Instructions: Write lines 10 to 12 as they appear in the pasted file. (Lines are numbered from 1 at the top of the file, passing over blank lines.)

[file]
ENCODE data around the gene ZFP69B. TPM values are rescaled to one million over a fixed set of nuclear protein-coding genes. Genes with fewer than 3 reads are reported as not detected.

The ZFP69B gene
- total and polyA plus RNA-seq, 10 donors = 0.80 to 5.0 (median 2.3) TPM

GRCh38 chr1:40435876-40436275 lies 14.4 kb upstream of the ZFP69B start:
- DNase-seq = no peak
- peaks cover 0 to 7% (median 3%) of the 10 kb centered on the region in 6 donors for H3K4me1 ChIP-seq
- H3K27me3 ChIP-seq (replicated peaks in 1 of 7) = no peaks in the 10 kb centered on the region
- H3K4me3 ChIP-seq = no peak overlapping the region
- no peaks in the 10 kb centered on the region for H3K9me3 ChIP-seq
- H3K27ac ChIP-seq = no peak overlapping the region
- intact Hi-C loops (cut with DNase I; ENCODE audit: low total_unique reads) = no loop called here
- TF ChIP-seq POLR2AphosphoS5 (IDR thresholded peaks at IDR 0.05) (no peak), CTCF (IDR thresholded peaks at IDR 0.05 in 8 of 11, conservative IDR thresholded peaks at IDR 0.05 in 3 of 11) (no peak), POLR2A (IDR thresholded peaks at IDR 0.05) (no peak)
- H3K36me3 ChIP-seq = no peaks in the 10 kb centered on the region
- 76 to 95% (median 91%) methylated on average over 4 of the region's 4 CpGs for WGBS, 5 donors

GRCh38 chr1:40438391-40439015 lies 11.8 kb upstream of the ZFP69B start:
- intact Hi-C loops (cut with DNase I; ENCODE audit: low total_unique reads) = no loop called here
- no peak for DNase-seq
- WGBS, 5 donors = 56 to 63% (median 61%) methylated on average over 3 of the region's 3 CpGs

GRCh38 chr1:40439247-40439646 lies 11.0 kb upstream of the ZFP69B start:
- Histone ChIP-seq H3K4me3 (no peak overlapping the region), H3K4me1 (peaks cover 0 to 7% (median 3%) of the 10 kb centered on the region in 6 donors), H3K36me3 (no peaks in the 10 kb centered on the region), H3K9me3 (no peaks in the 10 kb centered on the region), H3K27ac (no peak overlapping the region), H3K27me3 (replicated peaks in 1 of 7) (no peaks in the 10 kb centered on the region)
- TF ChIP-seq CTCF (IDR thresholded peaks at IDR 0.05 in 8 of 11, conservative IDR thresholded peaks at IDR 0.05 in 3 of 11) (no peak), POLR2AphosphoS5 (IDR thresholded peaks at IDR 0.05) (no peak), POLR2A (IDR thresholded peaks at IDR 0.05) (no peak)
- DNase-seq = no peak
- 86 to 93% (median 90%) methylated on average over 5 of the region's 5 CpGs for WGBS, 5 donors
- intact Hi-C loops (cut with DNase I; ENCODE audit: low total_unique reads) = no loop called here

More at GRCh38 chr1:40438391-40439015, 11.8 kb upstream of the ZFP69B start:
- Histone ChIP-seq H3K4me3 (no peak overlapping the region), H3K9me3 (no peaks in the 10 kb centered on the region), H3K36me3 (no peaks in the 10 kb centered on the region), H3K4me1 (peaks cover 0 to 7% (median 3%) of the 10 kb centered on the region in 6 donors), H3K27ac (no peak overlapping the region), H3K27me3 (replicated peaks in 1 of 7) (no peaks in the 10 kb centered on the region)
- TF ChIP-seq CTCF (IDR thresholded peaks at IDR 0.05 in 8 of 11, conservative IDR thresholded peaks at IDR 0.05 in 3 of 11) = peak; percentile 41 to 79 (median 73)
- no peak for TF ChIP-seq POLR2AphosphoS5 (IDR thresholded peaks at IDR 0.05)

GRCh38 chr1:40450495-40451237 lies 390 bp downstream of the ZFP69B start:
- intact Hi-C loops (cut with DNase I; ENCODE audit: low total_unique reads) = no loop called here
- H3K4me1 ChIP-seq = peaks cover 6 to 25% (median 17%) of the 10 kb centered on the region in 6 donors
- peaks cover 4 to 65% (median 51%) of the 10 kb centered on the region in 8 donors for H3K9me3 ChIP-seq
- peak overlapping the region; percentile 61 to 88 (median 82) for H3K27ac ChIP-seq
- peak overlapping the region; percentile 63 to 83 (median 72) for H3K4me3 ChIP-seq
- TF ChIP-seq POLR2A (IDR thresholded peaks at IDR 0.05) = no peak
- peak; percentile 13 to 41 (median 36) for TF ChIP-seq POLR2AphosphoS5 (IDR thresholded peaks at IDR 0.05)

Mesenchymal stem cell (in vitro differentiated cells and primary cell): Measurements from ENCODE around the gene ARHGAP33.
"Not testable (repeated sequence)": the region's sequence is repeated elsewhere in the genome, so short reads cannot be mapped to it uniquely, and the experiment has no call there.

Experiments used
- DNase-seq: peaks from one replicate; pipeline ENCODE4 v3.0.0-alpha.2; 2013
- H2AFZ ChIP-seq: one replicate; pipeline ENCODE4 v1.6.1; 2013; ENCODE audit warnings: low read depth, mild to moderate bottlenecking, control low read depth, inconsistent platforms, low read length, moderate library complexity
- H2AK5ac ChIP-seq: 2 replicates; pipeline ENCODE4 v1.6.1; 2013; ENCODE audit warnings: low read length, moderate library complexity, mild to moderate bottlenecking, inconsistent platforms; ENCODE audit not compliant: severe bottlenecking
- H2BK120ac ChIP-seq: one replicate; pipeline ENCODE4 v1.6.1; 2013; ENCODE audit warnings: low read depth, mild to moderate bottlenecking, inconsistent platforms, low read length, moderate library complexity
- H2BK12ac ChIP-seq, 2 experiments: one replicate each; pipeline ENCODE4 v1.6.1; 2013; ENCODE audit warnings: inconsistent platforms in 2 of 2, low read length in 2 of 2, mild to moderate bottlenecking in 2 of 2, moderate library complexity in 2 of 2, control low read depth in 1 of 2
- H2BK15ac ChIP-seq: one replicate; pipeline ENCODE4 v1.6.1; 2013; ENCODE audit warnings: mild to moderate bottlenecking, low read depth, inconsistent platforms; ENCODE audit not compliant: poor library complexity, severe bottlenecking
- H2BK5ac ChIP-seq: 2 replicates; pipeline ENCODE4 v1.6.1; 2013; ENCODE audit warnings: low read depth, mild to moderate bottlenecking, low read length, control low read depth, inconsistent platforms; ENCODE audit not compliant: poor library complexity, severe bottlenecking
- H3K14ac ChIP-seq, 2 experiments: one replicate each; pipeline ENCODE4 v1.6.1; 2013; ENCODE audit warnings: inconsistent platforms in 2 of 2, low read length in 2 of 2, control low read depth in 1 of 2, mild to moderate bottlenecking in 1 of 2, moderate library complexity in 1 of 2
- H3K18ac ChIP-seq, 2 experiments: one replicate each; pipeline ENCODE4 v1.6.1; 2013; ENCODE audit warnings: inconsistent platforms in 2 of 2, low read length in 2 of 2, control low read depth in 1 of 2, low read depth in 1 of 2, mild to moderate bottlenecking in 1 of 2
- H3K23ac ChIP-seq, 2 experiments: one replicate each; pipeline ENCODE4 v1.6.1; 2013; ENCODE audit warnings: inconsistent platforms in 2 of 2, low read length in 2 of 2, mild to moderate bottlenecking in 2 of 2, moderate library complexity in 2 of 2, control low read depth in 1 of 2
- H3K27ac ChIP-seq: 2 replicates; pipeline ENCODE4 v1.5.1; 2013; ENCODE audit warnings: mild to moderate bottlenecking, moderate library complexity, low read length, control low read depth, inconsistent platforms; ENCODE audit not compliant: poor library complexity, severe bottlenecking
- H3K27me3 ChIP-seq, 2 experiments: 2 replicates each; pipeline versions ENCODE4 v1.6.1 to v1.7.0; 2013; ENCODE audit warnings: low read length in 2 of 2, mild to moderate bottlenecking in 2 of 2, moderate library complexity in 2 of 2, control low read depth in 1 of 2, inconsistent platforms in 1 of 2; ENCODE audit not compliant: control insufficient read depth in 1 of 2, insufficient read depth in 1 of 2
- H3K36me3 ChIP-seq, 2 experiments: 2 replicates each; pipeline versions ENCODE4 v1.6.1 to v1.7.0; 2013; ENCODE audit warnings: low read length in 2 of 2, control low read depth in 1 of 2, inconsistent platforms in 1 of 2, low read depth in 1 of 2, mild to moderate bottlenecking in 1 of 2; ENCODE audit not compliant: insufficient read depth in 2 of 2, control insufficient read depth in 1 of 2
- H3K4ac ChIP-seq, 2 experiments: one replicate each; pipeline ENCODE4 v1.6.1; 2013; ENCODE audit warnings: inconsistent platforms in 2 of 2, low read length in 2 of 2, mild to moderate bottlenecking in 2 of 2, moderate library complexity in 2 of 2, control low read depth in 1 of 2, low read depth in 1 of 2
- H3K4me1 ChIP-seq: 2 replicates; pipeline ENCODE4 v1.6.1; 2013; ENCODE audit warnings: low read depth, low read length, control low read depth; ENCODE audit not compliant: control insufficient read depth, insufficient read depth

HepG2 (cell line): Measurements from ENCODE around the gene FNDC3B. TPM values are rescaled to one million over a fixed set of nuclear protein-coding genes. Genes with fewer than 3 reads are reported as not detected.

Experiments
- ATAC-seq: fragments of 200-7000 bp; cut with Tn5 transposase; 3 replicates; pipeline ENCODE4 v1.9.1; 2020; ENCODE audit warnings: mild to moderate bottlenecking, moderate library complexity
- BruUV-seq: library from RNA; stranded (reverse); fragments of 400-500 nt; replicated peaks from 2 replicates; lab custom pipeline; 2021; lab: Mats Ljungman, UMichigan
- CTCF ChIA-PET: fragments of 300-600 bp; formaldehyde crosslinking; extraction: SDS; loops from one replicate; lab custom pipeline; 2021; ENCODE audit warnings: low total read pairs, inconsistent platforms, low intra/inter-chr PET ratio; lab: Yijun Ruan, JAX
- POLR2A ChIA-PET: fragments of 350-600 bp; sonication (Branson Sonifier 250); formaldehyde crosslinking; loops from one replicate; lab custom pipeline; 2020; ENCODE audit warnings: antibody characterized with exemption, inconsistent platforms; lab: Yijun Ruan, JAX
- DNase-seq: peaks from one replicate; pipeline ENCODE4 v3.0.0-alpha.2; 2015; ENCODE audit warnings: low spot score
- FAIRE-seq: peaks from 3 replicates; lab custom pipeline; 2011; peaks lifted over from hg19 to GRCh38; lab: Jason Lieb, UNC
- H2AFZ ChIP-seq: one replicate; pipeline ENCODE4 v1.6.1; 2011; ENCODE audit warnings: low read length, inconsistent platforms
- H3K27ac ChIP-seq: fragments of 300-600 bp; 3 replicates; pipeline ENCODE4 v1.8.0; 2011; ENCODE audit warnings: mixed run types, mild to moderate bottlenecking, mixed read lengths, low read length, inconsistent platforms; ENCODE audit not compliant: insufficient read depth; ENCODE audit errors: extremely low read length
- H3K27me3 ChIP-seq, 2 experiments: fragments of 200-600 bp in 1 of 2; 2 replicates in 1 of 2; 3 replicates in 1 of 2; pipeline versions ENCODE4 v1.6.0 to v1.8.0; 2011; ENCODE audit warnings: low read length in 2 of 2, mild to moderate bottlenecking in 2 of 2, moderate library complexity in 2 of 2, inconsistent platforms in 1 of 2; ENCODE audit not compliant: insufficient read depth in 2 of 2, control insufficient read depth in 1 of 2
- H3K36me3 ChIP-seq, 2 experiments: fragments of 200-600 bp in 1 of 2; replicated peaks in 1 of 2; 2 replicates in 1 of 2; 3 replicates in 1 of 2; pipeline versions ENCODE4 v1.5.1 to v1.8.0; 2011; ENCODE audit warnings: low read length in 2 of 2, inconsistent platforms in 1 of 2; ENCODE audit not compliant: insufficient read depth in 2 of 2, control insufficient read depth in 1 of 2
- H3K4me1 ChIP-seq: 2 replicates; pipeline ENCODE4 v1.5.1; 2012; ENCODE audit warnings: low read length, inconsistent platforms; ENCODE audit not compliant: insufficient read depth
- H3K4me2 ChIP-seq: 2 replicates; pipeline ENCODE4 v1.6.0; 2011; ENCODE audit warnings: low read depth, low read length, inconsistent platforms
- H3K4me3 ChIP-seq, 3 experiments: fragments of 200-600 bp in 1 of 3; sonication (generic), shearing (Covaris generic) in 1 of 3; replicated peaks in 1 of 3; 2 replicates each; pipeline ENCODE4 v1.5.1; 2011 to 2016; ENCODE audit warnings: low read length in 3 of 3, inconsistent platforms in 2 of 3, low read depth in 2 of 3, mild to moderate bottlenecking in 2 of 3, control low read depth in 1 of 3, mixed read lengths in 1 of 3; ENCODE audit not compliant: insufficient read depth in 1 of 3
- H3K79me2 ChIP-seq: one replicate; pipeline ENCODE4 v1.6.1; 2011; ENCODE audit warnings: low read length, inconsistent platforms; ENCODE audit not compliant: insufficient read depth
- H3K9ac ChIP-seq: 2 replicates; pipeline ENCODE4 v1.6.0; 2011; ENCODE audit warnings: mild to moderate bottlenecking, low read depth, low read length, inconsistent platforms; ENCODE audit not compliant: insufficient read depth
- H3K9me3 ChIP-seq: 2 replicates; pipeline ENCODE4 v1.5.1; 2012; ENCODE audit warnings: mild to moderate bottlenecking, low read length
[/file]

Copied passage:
- H3K27ac ChIP-seq = no peak overlapping the region
- intact Hi-C loops (cut with DNase I; ENCODE audit: low total_unique reads) = no loop called here
- TF ChIP-seq POLR2AphosphoS5 (IDR thresholded peaks at IDR 0.05) (no peak), CTCF (IDR thresholded peaks at IDR 0.05 in 8 of 11, conservative IDR thresholded peaks at IDR 0.05 in 3 of 11) (no peak), POLR2A (IDR thresholded peaks at IDR 0.05) (no peak)